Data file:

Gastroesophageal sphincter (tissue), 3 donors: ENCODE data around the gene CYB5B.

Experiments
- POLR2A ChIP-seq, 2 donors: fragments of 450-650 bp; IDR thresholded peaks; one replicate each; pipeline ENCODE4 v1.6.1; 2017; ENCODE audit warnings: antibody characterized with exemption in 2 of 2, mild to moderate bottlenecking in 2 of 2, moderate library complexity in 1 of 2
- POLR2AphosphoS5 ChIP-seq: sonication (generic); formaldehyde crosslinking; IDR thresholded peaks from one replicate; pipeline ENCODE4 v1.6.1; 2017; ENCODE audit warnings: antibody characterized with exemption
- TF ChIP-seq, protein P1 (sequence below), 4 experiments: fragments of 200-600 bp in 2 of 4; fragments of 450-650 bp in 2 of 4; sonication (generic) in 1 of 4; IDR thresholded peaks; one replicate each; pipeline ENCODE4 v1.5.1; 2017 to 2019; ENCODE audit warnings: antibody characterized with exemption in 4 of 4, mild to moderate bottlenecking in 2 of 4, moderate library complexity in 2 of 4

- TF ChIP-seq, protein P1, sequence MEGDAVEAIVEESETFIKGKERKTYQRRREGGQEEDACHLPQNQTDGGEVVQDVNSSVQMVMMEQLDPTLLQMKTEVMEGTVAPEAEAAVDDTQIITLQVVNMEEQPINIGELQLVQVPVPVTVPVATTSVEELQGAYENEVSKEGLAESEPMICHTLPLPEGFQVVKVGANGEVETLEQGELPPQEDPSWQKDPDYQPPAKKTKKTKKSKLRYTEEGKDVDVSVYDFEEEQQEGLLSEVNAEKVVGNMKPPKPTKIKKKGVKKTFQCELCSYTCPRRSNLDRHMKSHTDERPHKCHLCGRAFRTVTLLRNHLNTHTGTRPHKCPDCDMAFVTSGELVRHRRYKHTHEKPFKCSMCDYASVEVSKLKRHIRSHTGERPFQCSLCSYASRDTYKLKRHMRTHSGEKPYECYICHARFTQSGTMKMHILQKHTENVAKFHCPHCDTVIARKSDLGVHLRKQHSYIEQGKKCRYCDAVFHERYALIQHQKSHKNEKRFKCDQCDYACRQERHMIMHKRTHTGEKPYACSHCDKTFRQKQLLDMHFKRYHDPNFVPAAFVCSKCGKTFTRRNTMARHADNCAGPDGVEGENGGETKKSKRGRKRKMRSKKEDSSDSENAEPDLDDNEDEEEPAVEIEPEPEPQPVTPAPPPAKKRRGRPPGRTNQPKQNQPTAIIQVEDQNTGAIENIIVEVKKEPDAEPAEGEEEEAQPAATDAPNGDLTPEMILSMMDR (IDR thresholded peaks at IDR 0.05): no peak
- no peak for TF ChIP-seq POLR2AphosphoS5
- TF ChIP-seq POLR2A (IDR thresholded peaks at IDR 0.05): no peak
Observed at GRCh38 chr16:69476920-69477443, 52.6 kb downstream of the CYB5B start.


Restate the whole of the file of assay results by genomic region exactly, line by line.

Gastroesophageal sphincter (tissue), 3 donors: ENCODE data around the gene CYB5B.

Experiments
- POLR2A ChIP-seq, 2 donors: fragments of 450-650 bp; IDR thresholded peaks; one replicate each; pipeline ENCODE4 v1.6.1; 2017; ENCODE audit warnings: antibody characterized with exemption in 2 of 2, mild to moderate bottlenecking in 2 of 2, moderate library complexity in 1 of 2
- POLR2AphosphoS5 ChIP-seq: sonication (generic); formaldehyde crosslinking; IDR thresholded peaks from one replicate; pipeline ENCODE4 v1.6.1; 2017; ENCODE audit warnings: antibody characterized with exemption
- TF ChIP-seq, protein P1 (sequence below), 4 experiments: fragments of 200-600 bp in 2 of 4; fragments of 450-650 bp in 2 of 4; sonication (generic) in 1 of 4; IDR thresholded peaks; one replicate each; pipeline ENCODE4 v1.5.1; 2017 to 2019; ENCODE audit warnings: antibody characterized with exemption in 4 of 4, mild to moderate bottlenecking in 2 of 4, moderate library complexity in 2 of 4

- TF ChIP-seq, protein P1, sequence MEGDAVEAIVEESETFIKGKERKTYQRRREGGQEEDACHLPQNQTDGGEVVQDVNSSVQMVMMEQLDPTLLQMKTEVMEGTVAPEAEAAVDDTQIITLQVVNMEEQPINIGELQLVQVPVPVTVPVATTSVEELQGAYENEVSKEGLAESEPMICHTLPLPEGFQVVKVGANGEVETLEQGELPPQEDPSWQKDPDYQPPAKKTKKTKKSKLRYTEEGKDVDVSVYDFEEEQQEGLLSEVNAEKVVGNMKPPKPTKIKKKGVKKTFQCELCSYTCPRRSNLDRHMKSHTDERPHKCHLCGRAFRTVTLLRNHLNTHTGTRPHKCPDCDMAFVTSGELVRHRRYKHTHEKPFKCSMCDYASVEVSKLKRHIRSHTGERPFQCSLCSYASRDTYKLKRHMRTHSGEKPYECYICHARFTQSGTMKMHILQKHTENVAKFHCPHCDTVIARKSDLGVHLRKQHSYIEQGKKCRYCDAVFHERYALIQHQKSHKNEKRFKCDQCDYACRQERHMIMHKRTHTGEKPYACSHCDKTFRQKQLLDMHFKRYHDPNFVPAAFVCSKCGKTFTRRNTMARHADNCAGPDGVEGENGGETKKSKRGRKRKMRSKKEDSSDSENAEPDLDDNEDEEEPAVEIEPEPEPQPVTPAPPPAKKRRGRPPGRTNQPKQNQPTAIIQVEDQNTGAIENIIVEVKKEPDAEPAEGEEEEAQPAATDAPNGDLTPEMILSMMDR (IDR thresholded peaks at IDR 0.05): no peak
- no peak for TF ChIP-seq POLR2AphosphoS5
- TF ChIP-seq POLR2A (IDR thresholded peaks at IDR 0.05): no peak
Observed at GRCh38 chr16:69476920-69477443, 52.6 kb downstream of the CYB5B start.